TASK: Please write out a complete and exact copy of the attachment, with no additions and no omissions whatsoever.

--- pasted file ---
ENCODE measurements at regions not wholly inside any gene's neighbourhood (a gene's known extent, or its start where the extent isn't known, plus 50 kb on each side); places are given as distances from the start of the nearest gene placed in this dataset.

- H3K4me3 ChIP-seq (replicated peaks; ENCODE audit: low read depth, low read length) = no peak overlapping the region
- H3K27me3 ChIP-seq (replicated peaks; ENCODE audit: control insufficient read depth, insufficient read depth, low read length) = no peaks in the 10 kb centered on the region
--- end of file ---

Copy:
ENCODE measurements at regions not wholly inside any gene's neighbourhood (a gene's known extent, or its start where the extent isn't known, plus 50 kb on each side); places are given as distances from the start of the nearest gene placed in this dataset.

- H3K4me3 ChIP-seq (replicated peaks; ENCODE audit: low read depth, low read length) = no peak overlapping the region
- H3K27me3 ChIP-seq (replicated peaks; ENCODE audit: control insufficient read depth, insufficient read depth, low read length) = no peaks in the 10 kb centered on the region